WASHINGTON (Reuters) - Senior Democrats and Republicans in the House of Representatives called on Turkey on Wednesday to cancel its planned acquisition of a Russian S-400 missile defence system, the latest effort by U.S. lawmakers to discourage Ankara from pursuing the deal.
They introduced a resolution urging Turkish President Tayyip Erdogan to avoid a military relationship with Russia that could jeopardise the U.S.-Turkey partnership and Turkey’s role in NATO.
“Cozying up to (Russian President) Vladimir Putin is unacceptable,” Democratic Representative Eliot Engel, chairman of the House Foreign Affairs Committee, said in a statement.
U.S. officials have urged Turkey to cancel its purchase of the S-400 system or risk its position as both a prospective buyer and partner in production of the Lockheed Martin F-35 fighter jet. They say Turkey’s plan to buy the S-400 would compromise the security of the jets and want Ankara to buy a U.S. missile defence system instead.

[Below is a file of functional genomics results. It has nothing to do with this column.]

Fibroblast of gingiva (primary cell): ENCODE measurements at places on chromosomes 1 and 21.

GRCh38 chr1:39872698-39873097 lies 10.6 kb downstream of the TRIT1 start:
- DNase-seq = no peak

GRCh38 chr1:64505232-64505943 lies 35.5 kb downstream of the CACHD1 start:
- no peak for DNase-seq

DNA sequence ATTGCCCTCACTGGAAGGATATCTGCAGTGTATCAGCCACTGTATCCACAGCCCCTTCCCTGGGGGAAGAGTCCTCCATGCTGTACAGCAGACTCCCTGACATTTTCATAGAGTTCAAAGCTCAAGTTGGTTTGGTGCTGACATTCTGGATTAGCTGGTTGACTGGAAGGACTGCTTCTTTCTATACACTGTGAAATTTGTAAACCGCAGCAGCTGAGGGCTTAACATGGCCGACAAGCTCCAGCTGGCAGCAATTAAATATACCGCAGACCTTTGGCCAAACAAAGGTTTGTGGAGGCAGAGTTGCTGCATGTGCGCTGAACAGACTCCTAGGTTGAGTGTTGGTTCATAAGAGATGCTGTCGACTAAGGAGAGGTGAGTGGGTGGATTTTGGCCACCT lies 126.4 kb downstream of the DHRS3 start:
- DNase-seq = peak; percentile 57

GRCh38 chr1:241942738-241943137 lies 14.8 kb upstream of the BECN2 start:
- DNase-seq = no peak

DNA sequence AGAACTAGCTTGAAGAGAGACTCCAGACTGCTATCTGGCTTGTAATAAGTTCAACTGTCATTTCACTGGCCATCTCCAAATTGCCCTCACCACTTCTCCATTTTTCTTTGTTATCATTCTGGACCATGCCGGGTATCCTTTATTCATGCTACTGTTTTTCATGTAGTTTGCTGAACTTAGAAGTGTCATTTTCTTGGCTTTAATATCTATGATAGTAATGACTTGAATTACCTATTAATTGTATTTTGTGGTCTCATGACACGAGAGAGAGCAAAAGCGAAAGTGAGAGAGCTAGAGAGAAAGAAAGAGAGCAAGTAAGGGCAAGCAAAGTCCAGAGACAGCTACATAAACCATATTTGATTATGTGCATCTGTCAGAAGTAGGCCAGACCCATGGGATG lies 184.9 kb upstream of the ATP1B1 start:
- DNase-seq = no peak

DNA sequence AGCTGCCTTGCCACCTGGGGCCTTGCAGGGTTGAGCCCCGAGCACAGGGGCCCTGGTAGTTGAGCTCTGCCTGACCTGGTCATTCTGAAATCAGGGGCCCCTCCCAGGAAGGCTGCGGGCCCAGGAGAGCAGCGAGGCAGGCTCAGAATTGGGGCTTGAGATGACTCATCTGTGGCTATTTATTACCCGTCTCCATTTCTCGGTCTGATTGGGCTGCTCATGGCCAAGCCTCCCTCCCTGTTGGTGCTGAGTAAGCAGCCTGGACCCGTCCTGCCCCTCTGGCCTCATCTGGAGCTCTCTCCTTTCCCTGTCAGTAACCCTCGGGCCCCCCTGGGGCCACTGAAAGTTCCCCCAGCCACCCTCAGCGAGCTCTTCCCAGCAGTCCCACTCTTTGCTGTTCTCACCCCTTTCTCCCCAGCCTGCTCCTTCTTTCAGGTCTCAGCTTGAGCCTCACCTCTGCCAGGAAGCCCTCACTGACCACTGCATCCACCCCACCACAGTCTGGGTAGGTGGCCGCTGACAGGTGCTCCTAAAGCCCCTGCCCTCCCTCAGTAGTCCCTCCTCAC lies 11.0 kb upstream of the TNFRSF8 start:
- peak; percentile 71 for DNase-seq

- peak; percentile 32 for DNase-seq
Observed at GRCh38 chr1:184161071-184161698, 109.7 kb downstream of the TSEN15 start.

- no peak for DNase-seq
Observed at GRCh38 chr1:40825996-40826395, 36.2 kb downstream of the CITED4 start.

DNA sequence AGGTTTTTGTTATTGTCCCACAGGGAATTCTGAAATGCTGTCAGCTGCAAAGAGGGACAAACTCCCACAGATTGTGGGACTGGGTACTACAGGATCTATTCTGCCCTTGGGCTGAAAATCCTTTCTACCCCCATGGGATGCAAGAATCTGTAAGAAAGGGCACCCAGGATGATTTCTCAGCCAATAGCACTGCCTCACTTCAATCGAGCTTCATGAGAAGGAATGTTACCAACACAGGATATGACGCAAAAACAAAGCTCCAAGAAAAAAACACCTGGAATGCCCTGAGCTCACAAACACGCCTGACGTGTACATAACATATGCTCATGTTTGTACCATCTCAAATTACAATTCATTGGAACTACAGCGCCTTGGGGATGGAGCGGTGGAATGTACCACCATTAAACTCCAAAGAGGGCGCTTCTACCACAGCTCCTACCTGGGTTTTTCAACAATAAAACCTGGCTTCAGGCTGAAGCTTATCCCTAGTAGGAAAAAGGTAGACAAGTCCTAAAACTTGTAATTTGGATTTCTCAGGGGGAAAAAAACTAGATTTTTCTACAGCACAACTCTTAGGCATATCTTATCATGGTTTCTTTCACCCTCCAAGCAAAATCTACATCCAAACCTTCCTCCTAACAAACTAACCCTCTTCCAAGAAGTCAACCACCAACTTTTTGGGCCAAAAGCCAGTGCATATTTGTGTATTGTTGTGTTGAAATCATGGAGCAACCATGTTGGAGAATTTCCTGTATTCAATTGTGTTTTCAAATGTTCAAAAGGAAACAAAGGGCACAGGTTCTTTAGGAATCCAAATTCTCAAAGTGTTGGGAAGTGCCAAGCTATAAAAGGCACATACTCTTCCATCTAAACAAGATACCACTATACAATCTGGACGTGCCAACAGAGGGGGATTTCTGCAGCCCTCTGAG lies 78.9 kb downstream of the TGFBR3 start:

Members of Congress have tried a variety of approaches to convince Turkey to cancel the sale, including introducing legislation that would bar the federal government from spending any money to deliver any F-35 jets to Turkey.
The resolution was introduced by Representatives Steny Hoyer, the No. 2 House Democrat, and Kevin McCarthy, the chamber’s top Republican, as well as Engel and Michael McCaul, the top Foreign Affairs Republican, Appropriations Committee Chairwoman Nita Lowey and ranking Republican Key Granger, as well as Judiciary Committee Chairman Jerrold Nadler and ranking Republican Doug Collins.
Reporting by Patricia Zengerle; Editing by Cynthia Osterman
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